Movie Review: Funny People (2009)


We should be thankful for Judd Apatow. That sentence may seem strange to some people who find his films to be nothing different from the other raunchy comedies released every month. The thing is, they are quite different. Both The 40 Year Old Virgin and Knocked Up were very perceptive little comedies and surprised audiences with their quality. Besides maybe Wes Anderson, no comedic director has so seamlessly blended the hilarious with the poignant since John Hughes. Some folks may be unwilling to look past the dirty jokes or the foul mouths of Apatow’s characters to find the heart in his films, but after so many countless comedies with nothing to offer, people may be ready for more character-oriented film like Funny People.

The film will challenge the audience on one level or another. It is not a plain and simple comedy, but it’s not quite a drama either. For many film-makers, taking this approach could make the film uneven, but Funny People amazingly tells the story deliberately without asking the audience to laugh at any specific moment. I laughed regularly throughout the film, but only because the characters said things that I thought were funny. There aren’t any scenes played strictly for comedy, but comedy is sometimes a byproduct of the scene. It was refreshing to see a poster of the 1973 Jack Nicholson classic “The Last Detail” in Seth Rogan’s apartment. That film’s tone was similar to this one, in that they both tell a story that allows the characters an incredible amount of freedom to act naturally. There are moments when you think you can guess how a certain character will behave, only because you’ve seen so many other films in which they would behave that way, but instead they act in a way that is unique to their personality and individual circumstances.

Adam Sandler may have given his best performance as George Simmons. He plays a fellow that has let his personality decay under the stresses of being a celebrity who has more money than he knows what to do with. He plays an actor whose body of work is not unlike some of Sandler’s entries into the comedy genre (his films are brainless, money making machines that a ridiculous amount of people pay to go see.) He can be polite when he needs to and gets his picture taken with strangers, but he has developed no real personal relationships with anyone in years. When he finds out he has leukemia that will most likely kill him, he becomes bitter. He decides to go back to his roots doing stand-up comedy as an outlet for his frustration. He runs into a young, struggling comedian named Ira who is in serious need of a job. After deciding that he has a small amount of potential, George hires Ira to write jokes for him and be his personal assistant.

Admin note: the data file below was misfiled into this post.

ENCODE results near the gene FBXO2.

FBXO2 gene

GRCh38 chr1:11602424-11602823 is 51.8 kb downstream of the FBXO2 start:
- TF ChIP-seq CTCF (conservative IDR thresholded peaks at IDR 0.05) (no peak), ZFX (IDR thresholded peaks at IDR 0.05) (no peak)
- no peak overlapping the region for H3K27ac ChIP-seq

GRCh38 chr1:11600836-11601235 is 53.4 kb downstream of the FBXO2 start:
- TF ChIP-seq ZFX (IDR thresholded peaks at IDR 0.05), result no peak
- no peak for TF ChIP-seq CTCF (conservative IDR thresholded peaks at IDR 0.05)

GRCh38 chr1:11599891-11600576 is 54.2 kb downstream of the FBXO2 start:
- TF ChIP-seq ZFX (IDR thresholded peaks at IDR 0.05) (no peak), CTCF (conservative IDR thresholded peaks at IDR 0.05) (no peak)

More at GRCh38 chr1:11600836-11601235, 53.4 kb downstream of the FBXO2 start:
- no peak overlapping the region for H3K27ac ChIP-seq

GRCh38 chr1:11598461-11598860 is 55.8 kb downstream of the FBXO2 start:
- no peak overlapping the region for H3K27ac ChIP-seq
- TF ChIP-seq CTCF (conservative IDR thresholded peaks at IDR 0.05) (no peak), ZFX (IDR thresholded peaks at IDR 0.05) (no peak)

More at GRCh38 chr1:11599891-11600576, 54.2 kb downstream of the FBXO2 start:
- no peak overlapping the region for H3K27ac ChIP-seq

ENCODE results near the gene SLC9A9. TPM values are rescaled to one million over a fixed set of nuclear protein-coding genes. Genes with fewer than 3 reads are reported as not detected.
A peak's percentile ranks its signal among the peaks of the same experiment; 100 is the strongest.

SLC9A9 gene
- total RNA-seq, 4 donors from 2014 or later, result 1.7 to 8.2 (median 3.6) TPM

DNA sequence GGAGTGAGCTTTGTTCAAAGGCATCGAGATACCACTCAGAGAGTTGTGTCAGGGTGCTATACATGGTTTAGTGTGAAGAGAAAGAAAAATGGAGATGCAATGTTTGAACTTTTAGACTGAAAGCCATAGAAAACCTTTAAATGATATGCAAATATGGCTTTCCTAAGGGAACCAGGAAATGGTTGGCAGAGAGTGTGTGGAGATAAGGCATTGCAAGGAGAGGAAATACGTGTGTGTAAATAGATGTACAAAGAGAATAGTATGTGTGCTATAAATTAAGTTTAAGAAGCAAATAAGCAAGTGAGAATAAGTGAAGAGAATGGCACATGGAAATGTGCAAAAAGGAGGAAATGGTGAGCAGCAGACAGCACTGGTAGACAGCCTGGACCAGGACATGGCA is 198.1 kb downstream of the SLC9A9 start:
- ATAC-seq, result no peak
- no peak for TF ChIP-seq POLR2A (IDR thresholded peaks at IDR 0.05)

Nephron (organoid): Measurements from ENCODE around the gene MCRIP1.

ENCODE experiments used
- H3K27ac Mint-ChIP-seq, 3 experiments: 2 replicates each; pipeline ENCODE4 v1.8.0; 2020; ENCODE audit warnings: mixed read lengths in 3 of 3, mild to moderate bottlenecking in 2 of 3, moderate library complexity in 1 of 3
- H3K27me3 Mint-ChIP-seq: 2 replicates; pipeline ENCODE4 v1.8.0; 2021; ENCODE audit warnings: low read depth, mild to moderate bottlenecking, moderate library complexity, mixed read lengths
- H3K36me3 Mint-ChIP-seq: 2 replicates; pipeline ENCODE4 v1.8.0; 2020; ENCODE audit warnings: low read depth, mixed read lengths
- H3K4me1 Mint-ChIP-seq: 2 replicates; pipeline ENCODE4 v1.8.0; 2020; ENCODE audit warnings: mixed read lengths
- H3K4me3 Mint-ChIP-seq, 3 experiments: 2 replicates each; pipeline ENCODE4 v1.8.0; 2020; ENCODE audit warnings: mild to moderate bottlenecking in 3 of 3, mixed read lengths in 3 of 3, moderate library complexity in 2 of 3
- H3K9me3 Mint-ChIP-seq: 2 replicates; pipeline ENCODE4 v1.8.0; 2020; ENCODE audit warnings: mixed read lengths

Seth Rogen, as Ira, plays a completely different character than he has become identified with. Ira is thoroughly naïve, innocent, and loyal. He also shows that he is extremely sensitive in one of his funniest, most touching moments when Ira just cannot keep from crying after George refuses to tell anyone else about his illness. Ira’s room-mates, played by Jason Schwartzman and Johah Hill, are both more successful than he is, and have forced him to sleep on the fold-out couch, further causing him to have an inferiority complex. At one point he exclaims to Schwartzman, “I’m not cute like you! I don’t look like Jackson Browne!” explaining his reluctance to approach women. Seth Rogen is quickly becoming quite an interesting actor to watch. He’s not just funny; he can play the other stuff too.

Leslie Mann plays Sandler’s ex-fiancé, Laura, whom he lost years ago due to his infidelities. She is now married to an alpha male named Clarke, who is played flawlessly by Eric Bana. Bana is allowed to use his natural Aussie accent for this role and steals quite a bit of scenes. Mann plays Laura as a complex character, and we believe her when she begins to fall in love with George all over again. The difficulty of her situation is expressed the best not by her words, but her tone of voice and facial expressions. On the way to an absolutely crucial conversation with her husband, she is quietly singing the theme to “CATS” by herself in the car while almost bursting into tears. Mann’s acting in this scene is a perfect example of why her character is much more than a simple love interest.

The last act of Funny People really makes the film unique as a comedy. There is still plenty of funny stuff near the end, but there are also some serious decisions being made by every single main character that could alter their lives irrevocably. One of the great things about a Judd Apatow film is that every character exists as an individual. There are no throw-away parts, and nobody seems to be playing a supporting role. Human interaction is a very hard thing to capture, but this is a real film and every conversation is played pitch-perfect. Judd Apatow is consistently showing that he knows how to tell a story and how to tell it truthfully.

Critical Movie Critic Rating:
5 Star Rating: Fantastic

5

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The Critical Movie Critics

Just doing my part for the movie watching public.


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